Bridging-Time Scale Techniques and their Applications in Atomistic Computational Science

For each poster contribution there will be one poster wall (width: 97 cm, height: 250 cm) available. Please do not feel obliged to fill the whole space. Posters can be put up for the full duration of the event.

New method for calculation of the Coulomb sums in strongly-coupled plasmas

Dumin, Yurii

Computation of the Coulomb sums is usually the most time-consuming part in the molecular-dynamic simulation of the long-range-interacting systems, such as the strongly-coupled plasmas. Here, we are going to discuss a new method based on using Green function in Fourier representation on a multi-dimensional torus. It was derived by exploiting the recent mathematical results from the theory of Pontryagin invariants and Milnor's linking numbers [D. DeTurck, et al. arXiv:1101.3374]. As follows from our first numerical tests, the new algorithm provides a good convergence at large interparticle distances as well as avoids the problem of "close encounters" at small distances.

Electronic and transport properties of layered tin dichalcogenides

Ghorbani Asl, Mahdi

Using density-functional method together with Green’s function techniques, we studied the effects of structural transformations on electronic structure and transport properties of layered tin dichalcogenides. Our band structure calculations showed that all bulk structures are indirect-gap semiconductors. The band gap values increase from bulk to monolayers due to the quantum confinement and become direct in the case of SnS and SnSe. The average effective electron mass is lower for SnS(Se) in comparison to SnS2(Se2) and Sn2S3(Se3) suggesting high electron mobility in this material. Our quantum transport calculations indicate strong anisotropy in the electron conductance through Sn2S3(Se3), while SnS2(Se2) has almost isotropic in-plane conductivity. The anisotropic conductivity can originate from the anisotropic atomic arrangement, which leads to different transmission pathways in the material. These findings could be helpful for the use of tin dichalcogenides in high performance electronic devices.

Ion migration pathways in yttria stabilized zirconia

Jaipal, Methary

Preferred migration pathways of oxygen anion vacancies in yttria-stabilized zirconia (YSZ) is investigated. Activation barriers calculated using density functional theory calculations of [1] are incorporated in a kinetic Monte Carlo (KMC) model to calculate the ionic conductivity. A maximum in the ionic conductivity with increasing Y^{3+} concentration is explained in terms of a percolation network formed by the introduction of the dopant atoms. The structure of the network and the associated migration rates determines the ionic conductivity. The mechanism of vacancy diffusion in yttria stabilized zirconia is also probed using microsecond long molecular dynamics. Contrary to assumption frequently made in literature that vacancies move via hop mechanism, we find that a significant proportion of the moves involve concerted motion of vacancies, i.e. several mechanisms contribute to the ionic conductivity. The relevance of these mechanisms is investigated over a range of compositions (6-10 mol\% YSZ) and temperatures (800-1200K). The effect of bridging cation sites, vacancies and Y^{3+} ions in the local environment on the kinetic rate is discussed. References [1] R. Pornprasertsuk, P. Ramanarayanan, C.B. Musgrave, F.B. Prinz, Predicting ionic conductivity of solid oxide fuel cell electrolyte from first principles, J. Appl. Phys. 98 (2005) 0–8. doi:10.1063/1.2135889.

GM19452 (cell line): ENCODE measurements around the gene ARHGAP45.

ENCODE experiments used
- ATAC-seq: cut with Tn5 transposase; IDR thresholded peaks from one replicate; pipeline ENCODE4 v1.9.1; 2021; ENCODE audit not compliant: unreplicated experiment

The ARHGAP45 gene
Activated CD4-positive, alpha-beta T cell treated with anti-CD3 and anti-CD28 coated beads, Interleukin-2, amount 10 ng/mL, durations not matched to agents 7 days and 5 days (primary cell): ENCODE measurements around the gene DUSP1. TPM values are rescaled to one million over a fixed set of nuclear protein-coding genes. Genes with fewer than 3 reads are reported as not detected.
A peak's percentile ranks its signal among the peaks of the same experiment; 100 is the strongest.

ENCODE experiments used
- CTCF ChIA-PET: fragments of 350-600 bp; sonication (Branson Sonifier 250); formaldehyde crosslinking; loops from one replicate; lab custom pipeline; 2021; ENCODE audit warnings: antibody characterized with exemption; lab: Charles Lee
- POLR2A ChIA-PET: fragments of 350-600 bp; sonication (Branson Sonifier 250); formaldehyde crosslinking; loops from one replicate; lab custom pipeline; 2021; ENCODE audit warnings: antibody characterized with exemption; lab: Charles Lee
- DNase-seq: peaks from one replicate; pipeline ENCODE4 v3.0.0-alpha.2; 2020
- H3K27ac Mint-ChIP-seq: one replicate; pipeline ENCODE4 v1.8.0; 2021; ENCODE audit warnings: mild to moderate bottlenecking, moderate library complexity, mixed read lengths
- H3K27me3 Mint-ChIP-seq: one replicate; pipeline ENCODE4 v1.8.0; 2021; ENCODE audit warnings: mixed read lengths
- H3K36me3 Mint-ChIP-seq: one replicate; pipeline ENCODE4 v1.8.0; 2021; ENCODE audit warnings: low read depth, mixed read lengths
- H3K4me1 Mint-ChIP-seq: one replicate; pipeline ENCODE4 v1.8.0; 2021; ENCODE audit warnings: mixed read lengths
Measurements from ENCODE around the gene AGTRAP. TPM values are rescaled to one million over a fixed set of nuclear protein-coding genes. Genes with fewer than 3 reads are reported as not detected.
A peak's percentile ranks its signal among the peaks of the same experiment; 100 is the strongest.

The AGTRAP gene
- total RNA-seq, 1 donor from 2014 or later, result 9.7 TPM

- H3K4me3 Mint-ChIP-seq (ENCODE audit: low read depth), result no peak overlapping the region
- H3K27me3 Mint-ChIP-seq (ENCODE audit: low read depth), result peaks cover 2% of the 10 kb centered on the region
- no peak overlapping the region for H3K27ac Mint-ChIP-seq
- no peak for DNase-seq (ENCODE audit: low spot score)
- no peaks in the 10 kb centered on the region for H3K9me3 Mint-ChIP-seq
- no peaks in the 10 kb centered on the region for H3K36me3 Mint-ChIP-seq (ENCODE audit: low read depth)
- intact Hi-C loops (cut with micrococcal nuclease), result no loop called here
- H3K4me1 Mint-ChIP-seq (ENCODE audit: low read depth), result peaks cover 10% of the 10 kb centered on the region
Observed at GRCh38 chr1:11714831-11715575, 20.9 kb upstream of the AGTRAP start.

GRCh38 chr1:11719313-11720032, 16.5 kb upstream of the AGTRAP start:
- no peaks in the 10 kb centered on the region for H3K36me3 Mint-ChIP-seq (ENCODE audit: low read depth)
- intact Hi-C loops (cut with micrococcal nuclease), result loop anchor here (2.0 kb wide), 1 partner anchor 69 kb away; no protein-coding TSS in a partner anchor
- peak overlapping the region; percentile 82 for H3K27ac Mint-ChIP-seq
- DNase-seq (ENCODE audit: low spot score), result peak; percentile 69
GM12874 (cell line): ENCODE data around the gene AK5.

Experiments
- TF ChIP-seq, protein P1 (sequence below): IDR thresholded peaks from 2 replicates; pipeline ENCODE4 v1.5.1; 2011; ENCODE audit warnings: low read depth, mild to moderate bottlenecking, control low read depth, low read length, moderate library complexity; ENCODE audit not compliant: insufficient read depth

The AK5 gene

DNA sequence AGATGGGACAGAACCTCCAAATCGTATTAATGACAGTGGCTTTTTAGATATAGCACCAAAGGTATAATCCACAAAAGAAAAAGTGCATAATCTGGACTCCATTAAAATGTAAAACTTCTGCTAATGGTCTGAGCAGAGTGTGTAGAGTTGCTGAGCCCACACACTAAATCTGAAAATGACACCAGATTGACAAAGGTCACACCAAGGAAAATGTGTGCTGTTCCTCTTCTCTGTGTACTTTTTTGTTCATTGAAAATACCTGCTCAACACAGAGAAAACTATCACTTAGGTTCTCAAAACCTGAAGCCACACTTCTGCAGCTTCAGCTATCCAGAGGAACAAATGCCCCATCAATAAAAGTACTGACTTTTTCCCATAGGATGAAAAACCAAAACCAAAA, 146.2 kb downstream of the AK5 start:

Radiation effects in glasses

Jolley, Kenny

We consider iron phosphate, as a candidate material for the encapsulation of nuclear wastes. We studied amorphous and crystalline structures of Fe2+Fe3+2(P2O7)2 and Fe3+(PO3)3. Amorphous Fe3+4(P2O7)3, and two structures comparable with experimentally produced iron phosphate glass (IPG): 40 mol % Fe2O3 and 60 mol % P2O5, with 4% and 17% Fe2+ ion concentrations, were also investigated. We investigated the radiation resistance of these materials by performing constant volume molecular dynamics (MD) simulations of radiation cascades at 4 keV. The cascades caused a localised thermal spike that displaced up to 600 atoms. We also observed channelling, of typically oxygen atoms, that cause branching sub-cascades. We analysed the local radiation damage by considering the coordination number of each ion, during a cascade. We found that in all cases, many PO4 tetrahedra are initially destroyed, but recover within 1 ps after the cascade. To analyse the longer range damage, we consider the chains of PO4 tetrahedra within each structure. We found that, in the crystal structures, the radiation damage cascade caused the local region to become amorphous. We also calculated the threshold displacement energies for each structure. We found that the threshold displacement energy in the Fe3+(PO3)3 crystal is significantly higher than all other cases. Furthermore, this material also contained far fewer displaced atoms in its damaged structure. Our work suggests that iron phosphate glass (IPG) with a low Fe2+ ion content, is a good candidate for radioactive waste immobilisation.

Modelling Ag thin film growth on ZnO

Lloyd, Adam

The production of low-e glass includes a thin silver Ag layer used to reflect infra-red radiation. This thin film is often grown on a ZnO substrate via magnetron sputtering techniques. We examine the growth of a thin silver layer on a zinc oxide substrate, via Molecular Dynamics and Long Time Scale Dynamics (on-the-fly Kinetic Monte Carlo). A specially constructed ReaXFF variable charge potential model was developed to model this process. As silver is an expensive material, optimising thin film growth on a zinc oxide whilst retaining optical performance is financially beneficial to industry and the interface between the Ag and ZnO layers have been shown to be one of the weakest in the multilayer due to a relatively large mismatch and low adhesion energy. Thus, finding improvements in adhesion along with reducing the quantity of silver in the coatings is of great interest. Initial growth phases have been simulated on perfect and defective ZnO surfaces for low deposition energies. Results indicate that surface defects caused by oxygen deficiencies repel Ag adatoms whilst step edges attract. These characteristics are examined throughout initial growth phases with the overall aim of finding the optimum environment to grow a smooth silver thin film.

Interaction of an edge dislocation with Frank loops in austenitic steel

Perez, Michel